OPM's push for equal pay isn't new

OMB DDM Beth Cobert, testifying before the Senate Homeland Security Committee on Jan. 14, 2014

Acting Director Beth Cobert wants agencies to focus on special hiring authority as one way to address the federal government's gender pay gap.

Office of Personnel Management Acting Director Beth Cobert is reminding agencies of ways they might remedy the persistent pay gap between men and women in the federal workforce.

But it’s more of a nudge than a “breakthrough policy.”

The gap depends on how you look at it

In a July 30 memo to agency leaders, Cobert reaffirmed that when using General Schedule pay-setting flexibilities to give a new hire a pay bump, leaders should look beyond that new hire’s prior salary.

“[Prior salary] is just one of a whole list of factors, and it needs to be considered among other factors,” said Jeanne Jacobson, OPM’s pay and leave head, pointing to competing job offers, the level and type of a candidate’s skills, labor market conditions and the appeal of a job’s geographic location as other factors that could impact salary setting.

This push kicked off with President Barack Obama’s May 2013 call for equal pay, followed a year later by an extensive OPM report on pay inequality across the government.

That report’s findings: In 2012, the average female salary was only 87.3 percent of the average male salary in 2012 (for General Schedule hires, it was 89.2 percent).

But that pay gap of roughly 12 percent doesn’t tell nearly the whole story.

The overall gap has shrunk consistently, from 30 percent in 1992 to less than 20 percent in 2002 to 12.7 percent in 2012. Across occupational groups, women actually made more on average than men in 15 of 37 categories, and they’re continuing to make rapid gains. “Females received 50.1 percent of promotions [in 2012] even though they made up just 46.3 percent of the total White Collar workforce,” the report noted.

It’s all about jobs

So why are men, on average, still making more than women?

Occupational distribution.

Men tend to have an outsized presence in engineering, IT and managerial positions that pay more – and they tend to receive the benefits of pay-setting flexibilities as feds struggle to fill those roles with qualified people.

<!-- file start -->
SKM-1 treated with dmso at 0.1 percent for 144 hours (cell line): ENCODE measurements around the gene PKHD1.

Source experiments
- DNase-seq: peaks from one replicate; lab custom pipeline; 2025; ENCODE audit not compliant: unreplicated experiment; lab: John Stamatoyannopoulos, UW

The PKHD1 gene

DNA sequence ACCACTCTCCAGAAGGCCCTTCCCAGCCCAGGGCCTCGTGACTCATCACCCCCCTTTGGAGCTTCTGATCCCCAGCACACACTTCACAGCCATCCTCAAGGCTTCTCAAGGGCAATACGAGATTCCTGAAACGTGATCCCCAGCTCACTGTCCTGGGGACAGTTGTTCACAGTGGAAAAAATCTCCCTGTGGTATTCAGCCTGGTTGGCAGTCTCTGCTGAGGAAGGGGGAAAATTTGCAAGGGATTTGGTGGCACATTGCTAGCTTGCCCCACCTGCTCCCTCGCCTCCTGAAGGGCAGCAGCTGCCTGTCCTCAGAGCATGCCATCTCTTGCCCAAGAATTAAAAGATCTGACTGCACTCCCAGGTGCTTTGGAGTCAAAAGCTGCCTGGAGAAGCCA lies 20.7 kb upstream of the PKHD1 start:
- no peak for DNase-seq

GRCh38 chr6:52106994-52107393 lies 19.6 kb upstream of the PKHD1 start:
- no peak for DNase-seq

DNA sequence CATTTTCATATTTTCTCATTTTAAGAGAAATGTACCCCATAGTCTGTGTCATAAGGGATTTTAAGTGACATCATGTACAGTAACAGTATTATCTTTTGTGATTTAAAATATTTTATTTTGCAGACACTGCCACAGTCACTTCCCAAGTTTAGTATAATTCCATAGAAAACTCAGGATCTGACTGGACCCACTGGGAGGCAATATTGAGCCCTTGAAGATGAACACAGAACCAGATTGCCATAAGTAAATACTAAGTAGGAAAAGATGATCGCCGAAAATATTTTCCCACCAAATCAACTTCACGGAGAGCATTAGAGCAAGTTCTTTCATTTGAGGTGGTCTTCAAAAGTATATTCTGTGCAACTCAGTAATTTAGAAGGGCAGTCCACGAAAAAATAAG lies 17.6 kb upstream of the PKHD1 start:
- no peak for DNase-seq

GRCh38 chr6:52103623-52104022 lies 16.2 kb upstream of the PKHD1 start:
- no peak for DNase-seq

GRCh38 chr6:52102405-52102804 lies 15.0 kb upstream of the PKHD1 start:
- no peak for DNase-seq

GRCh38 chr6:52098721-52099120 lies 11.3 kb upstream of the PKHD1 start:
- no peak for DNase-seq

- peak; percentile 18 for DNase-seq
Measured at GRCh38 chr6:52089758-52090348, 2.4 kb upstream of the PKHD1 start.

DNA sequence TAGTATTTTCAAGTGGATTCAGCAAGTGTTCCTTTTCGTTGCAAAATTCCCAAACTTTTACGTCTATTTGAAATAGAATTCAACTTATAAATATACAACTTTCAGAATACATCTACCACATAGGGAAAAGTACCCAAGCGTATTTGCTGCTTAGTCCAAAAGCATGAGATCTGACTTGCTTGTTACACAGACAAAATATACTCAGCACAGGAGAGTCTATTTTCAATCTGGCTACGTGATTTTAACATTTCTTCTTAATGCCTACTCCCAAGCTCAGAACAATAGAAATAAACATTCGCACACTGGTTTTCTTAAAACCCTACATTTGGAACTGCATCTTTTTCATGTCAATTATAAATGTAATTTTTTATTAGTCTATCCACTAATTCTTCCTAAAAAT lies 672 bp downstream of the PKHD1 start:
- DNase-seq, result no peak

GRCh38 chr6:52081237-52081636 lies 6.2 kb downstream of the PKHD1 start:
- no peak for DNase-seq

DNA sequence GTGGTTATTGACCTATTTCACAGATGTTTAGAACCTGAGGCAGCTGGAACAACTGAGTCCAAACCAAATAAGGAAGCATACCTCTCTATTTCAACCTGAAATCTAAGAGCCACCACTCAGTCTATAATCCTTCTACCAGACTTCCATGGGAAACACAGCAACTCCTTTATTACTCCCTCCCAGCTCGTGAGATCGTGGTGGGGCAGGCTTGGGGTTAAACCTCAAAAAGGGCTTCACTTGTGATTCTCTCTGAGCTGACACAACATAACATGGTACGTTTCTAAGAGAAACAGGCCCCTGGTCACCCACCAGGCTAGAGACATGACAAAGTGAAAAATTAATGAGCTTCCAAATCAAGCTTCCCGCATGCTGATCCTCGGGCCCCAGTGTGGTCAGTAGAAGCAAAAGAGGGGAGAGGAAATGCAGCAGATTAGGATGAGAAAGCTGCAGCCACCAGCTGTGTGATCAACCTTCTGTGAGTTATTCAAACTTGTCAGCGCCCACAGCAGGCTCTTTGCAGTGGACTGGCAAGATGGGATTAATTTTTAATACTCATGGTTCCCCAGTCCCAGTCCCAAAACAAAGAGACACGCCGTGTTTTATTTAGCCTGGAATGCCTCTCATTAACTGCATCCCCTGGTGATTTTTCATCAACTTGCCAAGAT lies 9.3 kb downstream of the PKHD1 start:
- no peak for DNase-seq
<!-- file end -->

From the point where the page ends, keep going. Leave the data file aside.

“In 2012, the percentage of male new hires receiving these [pay-boosting] actions was 12.6 percent, while the corresponding percentage of female new hires was 8.3 percent,” OPM found. “The differences in the distribution of males and females across occupational categories appear to explain much of the pay gap.”

Using private-sector salaries as a baseline for government pay could benefit men more than women, especially considering that men tend to bargain more often for their private-sector wages. It’s a phenomenon so pronounced that Reddit went so far as to ban pay bargaining in April in a bid to promote equal pay between the sexes.

And of course, getting more female tech and management recruits would help balance the scales.

“If we saw more equal number of women and men in [the managerial and technical] jobs that pay more … it would help close the gap,” Jacobson said.

OPM has hosted webinars recently to just those ends, focusing on recruiting women into both tech and leadership.

“The government should recruit from all sources,” Jacobson noted as a caveat. “We’re not saying this policy should target women in any way.”

OPM found that special pay authority was used for some 10 percent of all new General Schedule hires in 2012. Is that rate contributing to the gap?

“We don’t put a limit or specify a number” on how often the authority can or should be used, Jacobson noted. And Cobert’s memo isn’t necessarily aimed at getting the authority’s use-rate down for male hires; it’s about “not using that existing pay [as the sole reason] to deny the use of the authority,” for women or anyone else, Jacobson said.

She noted that “there was no significant pay gap” between men and women when comparing strictly between people at the same grade levels.

OPM has advised that individual agencies follow up with studies of their own, but the personnel office isn’t tracking those studies.

“We have had agencies reach out and ask” about methodology, indicating some interest level, Jacobson said. FCW reached out to several agencies on the topic, but none were able to point to an ongoing study.

“This memo is just kind of hitting one piece,” Jacobson noted, saying there are many other factors to consider when pursuing equal pay.

What’s the final result? Is a perfect balance across the entire federal workforce an achievable aim?

“Our goal is to close the pay gap,” Jacobson said.

About the Author

Zach Noble is a former FCW staff writer.


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